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The Honolulu Advertiser
Posted on: Tuesday, May 23, 2006

Wal-Mart's pullout ends struggle in South Korea

Advertiser News Services

Analysts say Wal-Mart, which has agreed to sell its 16 stores in South Korea, failed to adjust to consumers in that country. Homemakers, in particular, didn't like Wal-Mart's food and beverage offerings.

LEE JIN-MAN | Associated Press

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This Wal-Mart branch in Seoul is among the 16 stores that Shinsegae Co. purchased for $882 million.

LEE JIN-MAN | Associated Press

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SEOUL, South Korea Wal-Mart Stores Inc., in an unusual move, said yesterday it is leaving the South Korean market because it has proved too tough for the world's largest retailer to make a profit.

The world's largest retailer said Shinsegae Co. would buy Wal-Mart Korea for $882 million, pending approval by South Korean regulators. Wal-Mart said the decision to withdraw was part of its global strategy.

"As we continue to focus our efforts where we can have the greatest impact on our growth strategy, it became increasingly clear that in South Korea's current environment it would be difficult for us to reach the scale we desired," Mike Duke, vice chairman of Wal-Mart Stores, said in a statement.

Wal-Mart Korea, established in 1998, is a 100 percent-owned subsidiary of the U.S. retailer.

Bentonville, Ark.-based Wal-Mart's performance in South Korea has been lackluster, with Wal-Mart Korea ranked at the bottom among five major discount store operators.

Wal-Mart had sales in 2005 in South Korea of about $787 million, company spokesman Beth Keck said. The company had a loss of $10 million last year, according to figures released at a news conference in Seoul.

The sophistication of South Korea's approximately $26 billion discount market proved difficult for Wal-Mart, analysts said.

"They failed to attract customers to the stores," said S.K. Lee, a retail analyst at Hyundai Securities in Seoul, adding that housewives in particular were dissatisfied with food and beverage offerings.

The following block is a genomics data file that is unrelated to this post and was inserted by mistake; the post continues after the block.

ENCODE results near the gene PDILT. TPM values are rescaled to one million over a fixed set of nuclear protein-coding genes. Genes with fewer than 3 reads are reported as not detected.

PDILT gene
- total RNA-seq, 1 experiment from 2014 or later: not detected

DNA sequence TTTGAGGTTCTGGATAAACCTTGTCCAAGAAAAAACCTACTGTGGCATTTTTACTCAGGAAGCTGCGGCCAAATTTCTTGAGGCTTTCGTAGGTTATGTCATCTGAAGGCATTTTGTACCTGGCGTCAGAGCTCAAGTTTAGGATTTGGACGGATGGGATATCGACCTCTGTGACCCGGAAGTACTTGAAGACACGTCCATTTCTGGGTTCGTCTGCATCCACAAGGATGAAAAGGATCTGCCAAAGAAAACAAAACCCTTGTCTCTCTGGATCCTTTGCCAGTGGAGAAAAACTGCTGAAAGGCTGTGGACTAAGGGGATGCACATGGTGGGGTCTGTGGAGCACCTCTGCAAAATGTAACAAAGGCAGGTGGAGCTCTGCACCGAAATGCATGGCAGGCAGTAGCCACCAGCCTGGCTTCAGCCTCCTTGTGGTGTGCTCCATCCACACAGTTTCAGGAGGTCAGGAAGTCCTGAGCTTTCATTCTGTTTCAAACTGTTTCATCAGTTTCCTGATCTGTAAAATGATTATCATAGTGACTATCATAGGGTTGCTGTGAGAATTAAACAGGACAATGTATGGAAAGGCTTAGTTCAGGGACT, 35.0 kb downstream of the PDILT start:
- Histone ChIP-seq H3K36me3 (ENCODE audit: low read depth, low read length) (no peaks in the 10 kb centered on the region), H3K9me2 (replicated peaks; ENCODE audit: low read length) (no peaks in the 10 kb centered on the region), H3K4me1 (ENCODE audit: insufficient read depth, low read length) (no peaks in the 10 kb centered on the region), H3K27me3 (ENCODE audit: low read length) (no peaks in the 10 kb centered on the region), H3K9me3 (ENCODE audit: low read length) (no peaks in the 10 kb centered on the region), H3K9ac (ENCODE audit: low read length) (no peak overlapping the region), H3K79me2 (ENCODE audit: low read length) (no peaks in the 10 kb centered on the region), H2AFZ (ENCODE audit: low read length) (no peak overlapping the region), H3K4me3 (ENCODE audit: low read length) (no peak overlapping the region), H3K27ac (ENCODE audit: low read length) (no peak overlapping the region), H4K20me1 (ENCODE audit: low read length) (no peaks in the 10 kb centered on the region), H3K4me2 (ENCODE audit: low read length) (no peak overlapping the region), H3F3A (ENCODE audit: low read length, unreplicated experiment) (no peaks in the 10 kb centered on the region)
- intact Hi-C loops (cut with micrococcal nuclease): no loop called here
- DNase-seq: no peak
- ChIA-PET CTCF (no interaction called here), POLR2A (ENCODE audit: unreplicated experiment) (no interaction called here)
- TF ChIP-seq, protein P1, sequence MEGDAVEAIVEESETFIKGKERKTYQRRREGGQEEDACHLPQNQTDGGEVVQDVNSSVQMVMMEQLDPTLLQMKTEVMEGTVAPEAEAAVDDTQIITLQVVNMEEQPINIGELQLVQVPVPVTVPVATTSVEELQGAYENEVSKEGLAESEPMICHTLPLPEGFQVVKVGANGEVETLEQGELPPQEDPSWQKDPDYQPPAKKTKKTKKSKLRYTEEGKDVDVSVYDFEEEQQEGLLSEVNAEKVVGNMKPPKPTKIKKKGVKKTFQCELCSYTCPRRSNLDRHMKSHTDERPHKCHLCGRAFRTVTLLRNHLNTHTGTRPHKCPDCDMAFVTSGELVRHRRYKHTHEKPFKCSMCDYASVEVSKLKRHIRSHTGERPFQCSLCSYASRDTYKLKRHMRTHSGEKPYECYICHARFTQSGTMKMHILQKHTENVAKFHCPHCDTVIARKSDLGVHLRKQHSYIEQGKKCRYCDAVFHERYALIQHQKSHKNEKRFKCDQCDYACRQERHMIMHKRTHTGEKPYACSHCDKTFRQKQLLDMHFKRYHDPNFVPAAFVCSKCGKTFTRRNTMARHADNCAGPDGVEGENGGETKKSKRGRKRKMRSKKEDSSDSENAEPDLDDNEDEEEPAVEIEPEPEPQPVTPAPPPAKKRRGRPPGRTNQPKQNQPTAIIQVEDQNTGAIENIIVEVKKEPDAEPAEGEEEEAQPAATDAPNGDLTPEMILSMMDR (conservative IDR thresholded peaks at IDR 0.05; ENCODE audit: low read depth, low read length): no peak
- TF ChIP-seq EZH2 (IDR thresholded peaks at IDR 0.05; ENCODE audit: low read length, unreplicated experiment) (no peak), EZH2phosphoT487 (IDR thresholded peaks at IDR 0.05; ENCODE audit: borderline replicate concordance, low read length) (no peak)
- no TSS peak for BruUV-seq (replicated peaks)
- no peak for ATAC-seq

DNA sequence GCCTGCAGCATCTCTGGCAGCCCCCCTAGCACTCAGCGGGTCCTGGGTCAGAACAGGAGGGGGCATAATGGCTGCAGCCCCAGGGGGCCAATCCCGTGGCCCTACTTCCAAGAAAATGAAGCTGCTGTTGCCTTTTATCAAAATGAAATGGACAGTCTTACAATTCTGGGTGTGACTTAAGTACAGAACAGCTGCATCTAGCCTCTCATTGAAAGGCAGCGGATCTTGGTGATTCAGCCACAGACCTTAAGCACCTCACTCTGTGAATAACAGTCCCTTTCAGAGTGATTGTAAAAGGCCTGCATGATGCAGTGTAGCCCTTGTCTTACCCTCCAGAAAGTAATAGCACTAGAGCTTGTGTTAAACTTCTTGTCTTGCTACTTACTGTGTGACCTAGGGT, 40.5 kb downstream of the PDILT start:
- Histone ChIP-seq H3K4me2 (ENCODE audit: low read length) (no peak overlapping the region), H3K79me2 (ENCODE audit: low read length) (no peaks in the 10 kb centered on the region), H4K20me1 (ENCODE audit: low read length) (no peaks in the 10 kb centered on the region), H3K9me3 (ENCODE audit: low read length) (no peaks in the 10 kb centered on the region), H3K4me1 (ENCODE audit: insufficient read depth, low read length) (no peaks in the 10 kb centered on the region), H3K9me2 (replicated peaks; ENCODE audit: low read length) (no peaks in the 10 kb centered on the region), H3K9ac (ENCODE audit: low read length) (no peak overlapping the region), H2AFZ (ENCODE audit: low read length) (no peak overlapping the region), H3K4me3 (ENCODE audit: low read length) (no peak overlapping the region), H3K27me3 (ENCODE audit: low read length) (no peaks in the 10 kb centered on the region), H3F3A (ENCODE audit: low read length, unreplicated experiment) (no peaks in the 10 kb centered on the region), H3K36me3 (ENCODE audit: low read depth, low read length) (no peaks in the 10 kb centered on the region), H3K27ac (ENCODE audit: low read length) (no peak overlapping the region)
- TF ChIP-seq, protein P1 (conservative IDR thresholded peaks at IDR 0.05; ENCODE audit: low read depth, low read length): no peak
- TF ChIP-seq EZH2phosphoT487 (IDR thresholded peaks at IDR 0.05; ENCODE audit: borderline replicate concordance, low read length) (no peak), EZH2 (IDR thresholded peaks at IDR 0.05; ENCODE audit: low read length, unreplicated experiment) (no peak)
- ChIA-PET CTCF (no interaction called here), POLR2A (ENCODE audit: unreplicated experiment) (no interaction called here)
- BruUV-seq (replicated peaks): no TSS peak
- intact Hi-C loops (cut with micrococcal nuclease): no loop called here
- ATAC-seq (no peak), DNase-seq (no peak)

Wal-Mart also has struggled in Japan, known for its finicky consumers, but has lately boosted its investment there. Last year, it made Seiyu Ltd., the nation's fifth-largest chain with more than 400 stores, a subsidiary. But Seiyu said its loss widened in 2005 to $151 million.

Oh Seung-taek, an analyst at Hanwha Securities, said that Britain-based Tesco PLC's Home Plus chain, ranked No. 2 in South Korea, hired a Korean chief executive and made stores "friendly" to the needs of Korean shoppers, who don't like a "warehouse-style" environment.

Shinsegae is South Korea's largest discount store chain and also runs the country's third-ranked chain of department stores.

In a statement, Shinsegae said it plans to operate Wal-Mart Korea as a separate subsidiary and the stores will be called E-Mart, the name of its discount chain. E-Mart, which has 86 stores, accounts for 30 percent of the local discount market, according to analysts.

The sale comes only months after Wal-Mart made major investments in other geographical areas. In March, Wal-Mart said it had lifted its ownership to 51 percent in Central American Retail Holding Co. and renamed it Wal-Mart Central America.

The division operates 375 supermarkets in Guatemala, El Salvador, Honduras, Nicaragua and Costa Rica.

"This additional investment demonstrates our confidence in the partnership and in the future of this business in Central America," Duke said then.

The retailer also has made two other strategic international purchases, boosting its holdings in Seiyu Ltd. to 53 percent and lifting its market position to No. 3 in Brazil with the acquisition of Sonae Distribuicao Brasil S.A.

And more buying opportunities are ahead. "We are continuing to look for growth opportunities all around the world," spokesman Bill Wertz said yesterday.

Wal-Mart is the second Western retailer to beat a retreat from South Korea in the past month. France's Carrefour, the world's second-largest retailer behind Wal-Mart, sold its 32 South Korean outlets to local retailer E-Land on April 28 for $1.85 billion.